December is here, and while for some people that means retiring to the couch and torturing delivery guys with orders on inhumanly cold nights, others want to “tune into nature” and try to “eat the seasons” in an effort to be “healthy.” Which mostly means not being a total piece of garbage, and eating a vegetable every once in awhile.
If you can’t stand the thought of paying almost $7 for a 12oz cup of oh-so-trendy bone broth, the health food du jour, try eating some of these seasonably healthy foods instead.
These are the weird, ginger-like things at the farmer’s market that look nothing like the sun, choking, Jerusalem, or artichokes. Go figure. But they’re actually great for digestive health thanks to their high inulin content, which feeds all the good bacteria in your gut. You basically cook these just like you’d cook a potato.
Oysters may seem like the perfectly refreshing summer food, but December is one of their peak harvest months. Just slurp ‘em down raw from a restaurant that gets good ones (i.e. you might have to pay a little bit more), and you’ll get lots of zinc, plus probably definitely an increased libido. Right? Maybe?!
Roast them on an open fire if you’re a living Norman Rockwell painting, eat them whole and raw if your teeth are made of a titanium alloy, buy them from a street vendor if you engage in risk-taking behavior, or cook them in an oven and peel them if you’re a normal human being. Unlike most nuts, chestnuts don’t have a lot of good fats, but they DO have the highest antioxidant content of the tree nuts, which is saying something.
Yeah, squash seems like a December kind of thing. If you’re lucky enough to own a grill, try slicing up your squash -- delicata, butternut, anything except spaghetti squash, because it’s gross -- tossing it with some oil, Dijon mustard, red wine vinegar, salt, pepper, and freshly chopped rosemary, then getting those nice, black grill marks on each side. Or do the exact same thing in an oven. Either way, squashes are nice because they’re relatively filling, but don’t have the same starch content as potatoes, another winter staple. Plus that deep yellow-orange color is a sign that they’re good for you.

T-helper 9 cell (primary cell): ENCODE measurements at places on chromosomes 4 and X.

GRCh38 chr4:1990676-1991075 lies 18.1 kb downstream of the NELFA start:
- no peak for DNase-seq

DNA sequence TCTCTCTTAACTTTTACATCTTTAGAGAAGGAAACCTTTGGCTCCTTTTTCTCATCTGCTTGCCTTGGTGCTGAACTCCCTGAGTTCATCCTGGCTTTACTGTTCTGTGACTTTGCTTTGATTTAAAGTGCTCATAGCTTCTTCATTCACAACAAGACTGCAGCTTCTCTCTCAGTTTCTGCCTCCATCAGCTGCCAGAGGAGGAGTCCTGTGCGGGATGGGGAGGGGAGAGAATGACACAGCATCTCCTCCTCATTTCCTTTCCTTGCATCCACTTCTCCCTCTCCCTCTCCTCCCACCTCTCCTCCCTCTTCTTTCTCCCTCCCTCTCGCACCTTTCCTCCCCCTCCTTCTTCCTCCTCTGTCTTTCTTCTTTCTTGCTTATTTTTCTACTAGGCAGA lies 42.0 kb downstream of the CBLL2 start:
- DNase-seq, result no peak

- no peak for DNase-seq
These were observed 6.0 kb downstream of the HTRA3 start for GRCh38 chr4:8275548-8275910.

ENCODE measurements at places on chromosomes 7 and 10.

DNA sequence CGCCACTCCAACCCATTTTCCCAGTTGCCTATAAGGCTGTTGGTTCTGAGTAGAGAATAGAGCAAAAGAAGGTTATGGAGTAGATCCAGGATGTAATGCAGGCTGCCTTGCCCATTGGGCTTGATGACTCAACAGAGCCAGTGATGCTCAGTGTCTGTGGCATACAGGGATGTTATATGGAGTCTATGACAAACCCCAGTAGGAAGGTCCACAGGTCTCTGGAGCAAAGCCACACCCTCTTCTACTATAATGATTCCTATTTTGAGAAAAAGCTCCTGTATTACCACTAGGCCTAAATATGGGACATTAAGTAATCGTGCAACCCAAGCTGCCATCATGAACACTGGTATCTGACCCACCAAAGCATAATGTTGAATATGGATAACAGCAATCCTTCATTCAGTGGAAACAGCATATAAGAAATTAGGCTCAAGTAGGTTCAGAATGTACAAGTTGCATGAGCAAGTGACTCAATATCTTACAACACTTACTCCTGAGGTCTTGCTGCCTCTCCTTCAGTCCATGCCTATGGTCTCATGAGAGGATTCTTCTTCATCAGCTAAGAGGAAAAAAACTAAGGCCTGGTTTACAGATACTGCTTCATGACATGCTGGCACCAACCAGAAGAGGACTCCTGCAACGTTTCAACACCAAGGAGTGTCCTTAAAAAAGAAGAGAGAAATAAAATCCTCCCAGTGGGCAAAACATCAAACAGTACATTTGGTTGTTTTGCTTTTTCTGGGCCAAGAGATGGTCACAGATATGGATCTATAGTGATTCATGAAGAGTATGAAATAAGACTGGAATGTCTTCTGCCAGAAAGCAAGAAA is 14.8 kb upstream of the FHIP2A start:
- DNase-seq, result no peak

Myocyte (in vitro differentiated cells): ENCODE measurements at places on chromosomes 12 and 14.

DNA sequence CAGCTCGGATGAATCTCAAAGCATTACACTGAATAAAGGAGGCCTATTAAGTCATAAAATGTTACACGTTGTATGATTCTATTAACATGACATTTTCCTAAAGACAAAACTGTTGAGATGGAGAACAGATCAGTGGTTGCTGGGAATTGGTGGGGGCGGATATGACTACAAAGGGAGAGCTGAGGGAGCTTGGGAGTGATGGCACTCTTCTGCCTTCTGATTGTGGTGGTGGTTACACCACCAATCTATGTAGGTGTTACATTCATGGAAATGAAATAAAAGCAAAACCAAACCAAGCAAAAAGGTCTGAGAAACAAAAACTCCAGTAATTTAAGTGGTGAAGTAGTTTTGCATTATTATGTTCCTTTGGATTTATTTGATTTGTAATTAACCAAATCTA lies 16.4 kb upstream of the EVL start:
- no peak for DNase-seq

Rutabagas are basically turnips by a better name. Most people will tell you to roast them or blend them into a puree, but you should slice them up and throw them into a stir fry, because you don’t blindly do what other people say you should do. They may not look like it, but rutabagas are in the same family as broccoli and cabbage, so make sure you eat the greens, too!
Marco Polo confused the shit out of Italians when he brought this “Chinese apple” (lolz, it’s nothing like an apple, Marco Polo was an idiot) back from his famous journey, and it’s supposedly the “apple” that tempted Eve in the Garden of Eden, which, again, you guys, it’s not an apple. Nowadays, purveyors of pomegranate juice are known for being the subject of a lawsuit after making outrageous health claims about the stuff. But it’s still pretty healthy. And tasty! Eat lots of pomegranates straight, or add the seeds to some Greek yogurt.
Like most hearty, leafy, dark greens, collards had a bad reputation for a while because most people cooked them until they were bitter and mushy. Why couldn’t people cook?! Why cook them much at all, especially since, like kale and other leafy greens, collards are loaded with nutrients like vitamins A and C? Try your hand at grilling them whole, or you can chop them in long, thin strips (chiffonade, if you’re nasty) and serve them raw with some acid (lemon juice or apple cider vinegar are nice, sweeter options), olive oil, plus a little salt and pepper.
Cranberries are well known for their urinary tract benefits, but they’re also high in antioxidants, which help you stay energetic and beautiful and immortal. They’re quite bitter, but rather than mixing cranberries with a bunch of white sugar and calling it a day, boil them with peeled apples and dark rum for a way better holiday cranberry sauce than GRANDMA makes.
Invented by scientists who apparently live in Brooklyn, Kalettes are an unholy abomination against nature, a hybrid of Brussels sprouts and kale. But they’re actually pretty delicious, and cute, and have all the health benefits of their brassica brethren. Try roasting them at 425 degrees with some oil, lemon juice, salt, pepper, and Parmesan cheese until they’re just crispy.
What the fuck is a parsnip? It’s a white carrot, kind of. You could probably put these in soups. Yeah, put some in a soup. Parsnips become a lot more fun when you call them an “umbelliferous vegetable,” which is what they are, and maybe a little less fun, but more healthy, when you realize they give you a good dose of potassium.
Look, you're not going to make it through this month on veggies alone. There will come a time when you need something stronger, and whiskey will be that thing. Try it with ice, or bake it in the oven at 400 degrees for 30 minutes if you’re an insane person who doesn’t know how to consume whiskey.
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Anthony Schneck is the health editor at Thrillist. His drink of choice is a rutabaga old fashioned. Follow him @AnthonySchneck.